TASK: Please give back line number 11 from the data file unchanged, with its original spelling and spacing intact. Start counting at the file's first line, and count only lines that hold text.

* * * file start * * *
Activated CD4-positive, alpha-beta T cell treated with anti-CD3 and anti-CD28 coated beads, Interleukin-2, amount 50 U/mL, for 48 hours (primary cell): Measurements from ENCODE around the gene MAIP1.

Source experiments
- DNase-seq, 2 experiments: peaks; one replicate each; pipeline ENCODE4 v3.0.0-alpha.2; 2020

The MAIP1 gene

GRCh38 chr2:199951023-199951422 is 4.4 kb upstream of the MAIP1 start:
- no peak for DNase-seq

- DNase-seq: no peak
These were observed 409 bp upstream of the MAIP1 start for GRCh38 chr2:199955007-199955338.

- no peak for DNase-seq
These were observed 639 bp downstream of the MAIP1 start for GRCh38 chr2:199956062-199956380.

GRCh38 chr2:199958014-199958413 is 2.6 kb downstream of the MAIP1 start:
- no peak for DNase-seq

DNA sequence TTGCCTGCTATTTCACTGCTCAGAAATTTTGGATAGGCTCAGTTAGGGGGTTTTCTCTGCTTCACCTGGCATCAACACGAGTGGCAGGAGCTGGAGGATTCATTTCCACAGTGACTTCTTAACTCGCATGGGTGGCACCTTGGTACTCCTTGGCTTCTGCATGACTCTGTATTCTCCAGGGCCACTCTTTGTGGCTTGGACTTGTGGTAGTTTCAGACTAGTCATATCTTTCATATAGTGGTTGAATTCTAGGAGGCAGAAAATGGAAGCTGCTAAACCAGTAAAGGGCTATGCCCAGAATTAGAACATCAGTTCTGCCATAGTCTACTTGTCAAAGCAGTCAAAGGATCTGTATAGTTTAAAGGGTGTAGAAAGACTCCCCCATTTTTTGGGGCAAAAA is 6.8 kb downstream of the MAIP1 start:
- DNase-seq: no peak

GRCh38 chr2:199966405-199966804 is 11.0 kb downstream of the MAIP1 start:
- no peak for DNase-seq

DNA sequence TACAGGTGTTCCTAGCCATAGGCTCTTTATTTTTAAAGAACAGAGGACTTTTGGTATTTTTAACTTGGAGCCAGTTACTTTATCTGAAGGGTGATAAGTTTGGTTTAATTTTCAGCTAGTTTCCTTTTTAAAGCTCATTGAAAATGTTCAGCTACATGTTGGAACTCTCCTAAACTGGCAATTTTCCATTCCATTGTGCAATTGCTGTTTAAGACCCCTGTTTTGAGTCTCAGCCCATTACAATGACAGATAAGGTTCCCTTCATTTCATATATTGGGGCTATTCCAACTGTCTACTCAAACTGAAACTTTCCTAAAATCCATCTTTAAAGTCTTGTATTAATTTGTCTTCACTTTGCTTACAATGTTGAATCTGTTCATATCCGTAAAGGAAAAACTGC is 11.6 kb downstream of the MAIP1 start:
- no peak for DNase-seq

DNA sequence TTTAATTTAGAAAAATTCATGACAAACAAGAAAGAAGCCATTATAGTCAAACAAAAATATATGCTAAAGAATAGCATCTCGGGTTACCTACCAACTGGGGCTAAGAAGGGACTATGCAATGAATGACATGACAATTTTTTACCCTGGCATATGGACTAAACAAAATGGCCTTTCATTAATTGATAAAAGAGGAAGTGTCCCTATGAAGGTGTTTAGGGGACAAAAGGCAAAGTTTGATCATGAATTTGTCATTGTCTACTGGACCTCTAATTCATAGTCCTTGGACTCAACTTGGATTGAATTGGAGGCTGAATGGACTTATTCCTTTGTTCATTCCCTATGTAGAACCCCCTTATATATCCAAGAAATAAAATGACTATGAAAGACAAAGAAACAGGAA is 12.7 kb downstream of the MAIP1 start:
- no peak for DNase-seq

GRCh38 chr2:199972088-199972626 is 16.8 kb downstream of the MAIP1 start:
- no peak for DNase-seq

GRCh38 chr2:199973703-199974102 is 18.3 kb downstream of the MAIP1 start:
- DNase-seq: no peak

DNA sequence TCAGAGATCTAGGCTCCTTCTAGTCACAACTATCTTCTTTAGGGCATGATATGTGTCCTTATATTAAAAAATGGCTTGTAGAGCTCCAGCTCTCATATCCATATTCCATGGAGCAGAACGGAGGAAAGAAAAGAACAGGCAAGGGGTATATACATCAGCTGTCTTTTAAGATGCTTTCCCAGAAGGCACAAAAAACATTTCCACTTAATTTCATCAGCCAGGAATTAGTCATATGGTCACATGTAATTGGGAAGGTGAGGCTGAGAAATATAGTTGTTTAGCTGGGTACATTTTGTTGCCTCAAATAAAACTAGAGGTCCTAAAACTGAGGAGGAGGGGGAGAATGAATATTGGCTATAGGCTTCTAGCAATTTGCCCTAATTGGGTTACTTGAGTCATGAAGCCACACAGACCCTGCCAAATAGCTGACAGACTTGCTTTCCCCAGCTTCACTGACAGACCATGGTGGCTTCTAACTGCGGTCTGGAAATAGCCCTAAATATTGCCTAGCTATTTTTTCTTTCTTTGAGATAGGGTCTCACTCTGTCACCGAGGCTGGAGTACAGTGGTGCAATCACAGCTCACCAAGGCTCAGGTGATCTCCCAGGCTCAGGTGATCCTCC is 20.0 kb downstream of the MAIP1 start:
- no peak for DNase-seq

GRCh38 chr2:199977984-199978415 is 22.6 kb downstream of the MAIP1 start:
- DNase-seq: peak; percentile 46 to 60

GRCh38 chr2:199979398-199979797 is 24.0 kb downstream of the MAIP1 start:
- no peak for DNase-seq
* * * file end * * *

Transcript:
GRCh38 chr2:199958014-199958413 is 2.6 kb downstream of the MAIP1 start: